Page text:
It’s almost Halloween time and there’s always talk about Zombies at Halloween time, right? Besides being a GroupWise expert, I’ve also spent a lot of time in Haiti (with Healing Hands for Haiti, my hobby, you might say) where most of the “real” zombies live, I’m told. 🙂 But what you may not know is that we can create zombies of our own in GroupWise. To explain, I need to explain to you a little bit about GroupWise and how it works.

GroupWise uses a set of shared databases to store and represent messages to users. There are a set of user databases (ofuser directory), a set of message databases (ofmsg directory), and a directory for attachments (offiles). When I send an email to someone else in my post office with GroupWise, three things happen (I’m definitely simplifying the process here). First, I insert the actual message in my assigned message database. Then I create 2 pointers to that message. The first is in my Sent Items folder and the second is in the recipient’s Inbox folder. If there’s an attachment to the message it gets stored in offiles directory, but that’s besides the point.

So, let’s say my recipient doesn’t want the email any longer. He deletes the message and then empties it. However, until I delete the message and empty it from my Sent Items folder, that message, although dead to my recipient, is still living. From my recipient’s perspective, it’s buried, but really, “It’s A-L-I-V-E-!” (insert a wicked sounding laugh here).

So, who cares whether GroupWise naturally creates zombies of messages or not? Well, when you’re going through email for litigation purposes and you can’t find the email you’re looking for, perhaps the reason it’s not there is because the recipient deleted it from his mailbox. But, as long as the sender didn’t delete it from their Sent Items folder (something that almost nobody does, by the way, because they don’t think to delete sent items) you can run a process called, “Recreate User Database,” or something I like to call, “Bringing emails back from the dead!” The recreate user database will dump all the emails into the recipient’s Cabinet folder, even the ones that were in sub-folders before, but there’s a good chance you’ll get many more emails recreated than what you had originally.  By the way, it also dumps all the Sent Items in that same folder.   Once they’re in that folder you can do your keyword searches or extract the mailbox to PST and search it that way.
I hope this helps in your email searching. If you need more information about creating zombie emails, please don’t hesitate to contact us for assistance. For litigation/e-discovery purposes, or for any of your GroupWise Consulting needs, call us and we’ll help you get the job done, even if it means bringing emails back from the grave!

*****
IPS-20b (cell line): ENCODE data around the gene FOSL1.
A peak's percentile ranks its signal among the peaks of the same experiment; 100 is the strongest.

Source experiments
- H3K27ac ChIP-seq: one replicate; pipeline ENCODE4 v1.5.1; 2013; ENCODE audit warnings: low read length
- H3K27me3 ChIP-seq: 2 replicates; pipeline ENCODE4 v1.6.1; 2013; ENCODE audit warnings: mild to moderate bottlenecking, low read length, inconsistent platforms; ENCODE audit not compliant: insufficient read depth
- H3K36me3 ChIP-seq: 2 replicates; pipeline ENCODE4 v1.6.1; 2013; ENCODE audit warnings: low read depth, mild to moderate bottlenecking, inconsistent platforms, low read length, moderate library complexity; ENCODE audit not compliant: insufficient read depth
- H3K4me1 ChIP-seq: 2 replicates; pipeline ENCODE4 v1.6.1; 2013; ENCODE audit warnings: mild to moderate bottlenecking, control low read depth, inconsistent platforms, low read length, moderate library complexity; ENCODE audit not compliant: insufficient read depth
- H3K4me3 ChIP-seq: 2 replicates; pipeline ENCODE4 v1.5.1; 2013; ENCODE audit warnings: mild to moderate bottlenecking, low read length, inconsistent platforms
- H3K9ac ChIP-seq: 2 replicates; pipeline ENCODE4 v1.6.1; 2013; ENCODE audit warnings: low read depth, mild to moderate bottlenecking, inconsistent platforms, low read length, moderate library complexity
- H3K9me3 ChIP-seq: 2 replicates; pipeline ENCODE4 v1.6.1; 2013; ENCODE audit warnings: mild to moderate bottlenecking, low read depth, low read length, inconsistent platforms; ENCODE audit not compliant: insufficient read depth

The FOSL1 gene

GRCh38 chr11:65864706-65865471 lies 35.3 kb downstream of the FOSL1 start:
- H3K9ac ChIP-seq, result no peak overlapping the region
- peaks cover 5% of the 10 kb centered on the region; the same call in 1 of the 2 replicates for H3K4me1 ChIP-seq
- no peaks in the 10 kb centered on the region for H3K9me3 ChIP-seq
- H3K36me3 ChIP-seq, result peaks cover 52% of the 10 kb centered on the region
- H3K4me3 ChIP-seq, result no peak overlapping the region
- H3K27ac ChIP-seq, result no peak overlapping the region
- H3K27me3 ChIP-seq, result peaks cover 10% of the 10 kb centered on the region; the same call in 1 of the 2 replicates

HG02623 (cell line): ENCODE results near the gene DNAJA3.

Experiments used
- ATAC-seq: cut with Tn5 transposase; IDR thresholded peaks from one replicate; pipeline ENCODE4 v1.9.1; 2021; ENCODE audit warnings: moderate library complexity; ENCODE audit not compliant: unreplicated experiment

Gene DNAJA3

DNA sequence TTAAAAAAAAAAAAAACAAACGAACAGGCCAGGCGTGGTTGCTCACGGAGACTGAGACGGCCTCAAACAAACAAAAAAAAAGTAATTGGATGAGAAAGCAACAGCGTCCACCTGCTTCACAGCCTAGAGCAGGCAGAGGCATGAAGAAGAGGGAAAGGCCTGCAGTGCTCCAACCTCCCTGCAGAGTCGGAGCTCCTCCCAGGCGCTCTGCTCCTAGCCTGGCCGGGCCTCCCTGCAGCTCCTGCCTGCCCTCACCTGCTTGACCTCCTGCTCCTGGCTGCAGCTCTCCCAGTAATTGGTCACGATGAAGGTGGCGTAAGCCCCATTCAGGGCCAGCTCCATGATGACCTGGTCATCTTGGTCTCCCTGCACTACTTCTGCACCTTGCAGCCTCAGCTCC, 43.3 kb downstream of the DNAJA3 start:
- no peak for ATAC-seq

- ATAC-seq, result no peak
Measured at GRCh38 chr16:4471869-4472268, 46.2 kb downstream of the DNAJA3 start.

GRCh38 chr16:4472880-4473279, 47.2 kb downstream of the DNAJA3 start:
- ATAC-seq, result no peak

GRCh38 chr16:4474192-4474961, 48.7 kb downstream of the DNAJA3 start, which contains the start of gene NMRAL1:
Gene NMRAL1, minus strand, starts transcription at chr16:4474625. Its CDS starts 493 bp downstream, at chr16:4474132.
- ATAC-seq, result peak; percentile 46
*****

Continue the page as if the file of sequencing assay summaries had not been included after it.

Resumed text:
Matt Ray, GroupWise Guru,, 661.885.2699

Last week I wrote about us working on a 4.x system and having all the passwords set.   Luckily for us, someone had the old password and we were able to get into all the domains and create userlists to the customer could then pick out which custodians they needed us to extract from each dataset.   However, along the road, we also discovered that the Primary Domains could be reset using GroupWise 5.2.   This is partly what I had remembered from my 5.2 days.   The inital release of 5.2 had a bug in it where it would allow you to access the 4.x domain without putting in a password.   Shortly after this release, another release came out that did require you to put in the password, however, using this release of 5.2, we were able to get past the password issue we were facing.    For more information see the previous post.

Hope this is helpful to you.  As always, if you need help with your GroupWise Litigation Support project, don’t hesitate to contact us.

Matt Ray,

We ran across a project this week where the customer had a bunch of old data from 1997, 1998, and 1999. It was all GroupWise 4.X data. Back in the good old 4.X days (yes, we were working on GroupWise back then (actually back to Office 3.x!)) you didn’t have edirectory providing security and authentication as it was WordPerfect security, not Novell security. However, WordPerfect allowed your domains to be secure by having a password to protect them. This was fine and dandy back then, but it poses a difficult issue when doing Litigation Support or eDiscovery on that version of GroupWise. That’s why when you want to do GroupWise Litigation Support on 4.x, you really need to ask if they have the domain password. If they have multiple domains, you’ll need to get them all if you want to access mail from all of them. The only other way to get around this issue is to send the domain.db into Novell and have the password reset. Unfortunately, this would be quite cost prohibitive, particularly when we were talking about 80+ domains!

If you run across any other interesting GroupWise Litigation Support issues, please don’t hesitate to contact us. We’d love to help you with all of your GroupWise needs.